Bulletins from the Pacific Packet Radio Society - page 033

READ: 21 MAR 82 19:50:23

Sorry but the boards have not been sent yet. I still have to convince Don when I can catch him to send you the boards without the documentation. Al Mar is getting a final version of the schematic ready since Bob, VE7CYB is still pre-occupied with assembling and testing his 50 boards. He will still have to find time to put down the assembly instructions for everyone else who wishes to assemble their own. If you don't already have the EXAR spec sheet and apnotes, you might try getting them now for use when the boards arrive.

How is Packet Radio progressing in the Bay area? What sort of activities you have under way? As soon as we get the two pcb's under control I will be starting the process of adding a TNC to my ABBS so it will permit a mail drop function for the network. Also hope to use PR as a semi automatic long distance link for the ABBS telephone callers. (Thus starting the interesting debate of controlling third party traffic on PR.) What plans do you have for KA6M** along these lines?

If I haven't already given it to you, the VADCG ABBS is at 604 437-7001, 300 baud and starts up on DCD.

73 es cul
John, VE7ADE

FILE QST.82-03.25.0.N6ECT

Date: 25 March 1982
From: Curtis, N6ECT @PPRS:SFO
To: All Packet Stations

Copied exactly from the WESTLINK broadcast for amateur radio:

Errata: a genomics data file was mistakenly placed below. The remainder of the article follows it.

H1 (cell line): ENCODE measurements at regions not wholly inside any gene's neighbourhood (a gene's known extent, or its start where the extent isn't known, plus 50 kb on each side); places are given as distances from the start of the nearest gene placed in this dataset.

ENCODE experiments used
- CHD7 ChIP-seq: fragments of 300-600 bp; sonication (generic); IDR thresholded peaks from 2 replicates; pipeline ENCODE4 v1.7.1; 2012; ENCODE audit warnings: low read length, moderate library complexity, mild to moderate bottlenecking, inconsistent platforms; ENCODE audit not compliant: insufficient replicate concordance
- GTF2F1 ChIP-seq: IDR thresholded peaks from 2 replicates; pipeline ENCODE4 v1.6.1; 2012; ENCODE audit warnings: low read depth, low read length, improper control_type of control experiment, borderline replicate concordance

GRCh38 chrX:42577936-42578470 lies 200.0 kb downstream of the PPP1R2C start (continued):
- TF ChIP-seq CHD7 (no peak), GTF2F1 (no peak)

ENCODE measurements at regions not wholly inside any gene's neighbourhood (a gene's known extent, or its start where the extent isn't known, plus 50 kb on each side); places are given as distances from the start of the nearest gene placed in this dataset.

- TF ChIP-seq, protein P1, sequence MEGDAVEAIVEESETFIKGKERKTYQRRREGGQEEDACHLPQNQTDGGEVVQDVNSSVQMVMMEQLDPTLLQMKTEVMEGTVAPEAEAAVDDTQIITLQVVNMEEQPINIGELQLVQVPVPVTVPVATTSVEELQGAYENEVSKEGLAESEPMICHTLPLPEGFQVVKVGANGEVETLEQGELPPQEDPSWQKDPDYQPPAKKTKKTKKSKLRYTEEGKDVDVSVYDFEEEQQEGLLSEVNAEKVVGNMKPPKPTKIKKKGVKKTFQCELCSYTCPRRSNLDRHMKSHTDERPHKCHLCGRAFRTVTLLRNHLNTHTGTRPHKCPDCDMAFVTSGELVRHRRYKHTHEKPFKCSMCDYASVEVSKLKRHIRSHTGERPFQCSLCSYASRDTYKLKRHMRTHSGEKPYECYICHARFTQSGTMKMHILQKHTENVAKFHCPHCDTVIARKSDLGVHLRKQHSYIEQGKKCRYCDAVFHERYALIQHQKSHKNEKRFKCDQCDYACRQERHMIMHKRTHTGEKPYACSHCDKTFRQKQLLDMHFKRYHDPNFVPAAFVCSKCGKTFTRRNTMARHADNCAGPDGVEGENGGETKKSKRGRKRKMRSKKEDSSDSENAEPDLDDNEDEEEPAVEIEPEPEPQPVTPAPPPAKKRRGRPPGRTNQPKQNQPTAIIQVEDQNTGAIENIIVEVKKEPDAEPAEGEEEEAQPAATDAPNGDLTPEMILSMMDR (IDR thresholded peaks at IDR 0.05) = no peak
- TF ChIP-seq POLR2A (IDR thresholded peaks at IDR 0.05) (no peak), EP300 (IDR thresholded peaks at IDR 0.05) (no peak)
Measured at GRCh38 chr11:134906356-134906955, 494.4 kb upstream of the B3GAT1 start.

On Sunday March 7th, a group of Los Angeles based amateurs, NG6Q, KN6W, WA1ENX, and W6RFJ demonstrated packet radio to Dr. Robert Kahn, one of the primary developers of packet radio. Now what made this demonstration unique is that it took place in a Cessna 210 flying above the Los Angeles basin and in a van on the streets of Los Angeles. The four amateurs are all researchers at the Information Sciences Institute. An all assembled and multi-station packet radio system including a self-contained unit that can be used in a car, boat, or airplane. As Dr. Kahn was flown over the L.A. basin, this packet radio aboard the airplane was linked by 2 meters to a ground station at ISI .... ahhh but that's not the end of the story. The packet radio unit at ISI was connected to a computer network called ARPANET across the country to Arlington, Virginia, where Dr. Vince Cerf,, an associate of Dr. Kahns" sat at home in front of his Apple (tm) computer. Now information sent from the airplane went to ISI via amateur packet radio from there onto Virginia via the ARPANET and then into Dr. Cerf's house via the telephone. In addition to being used as a

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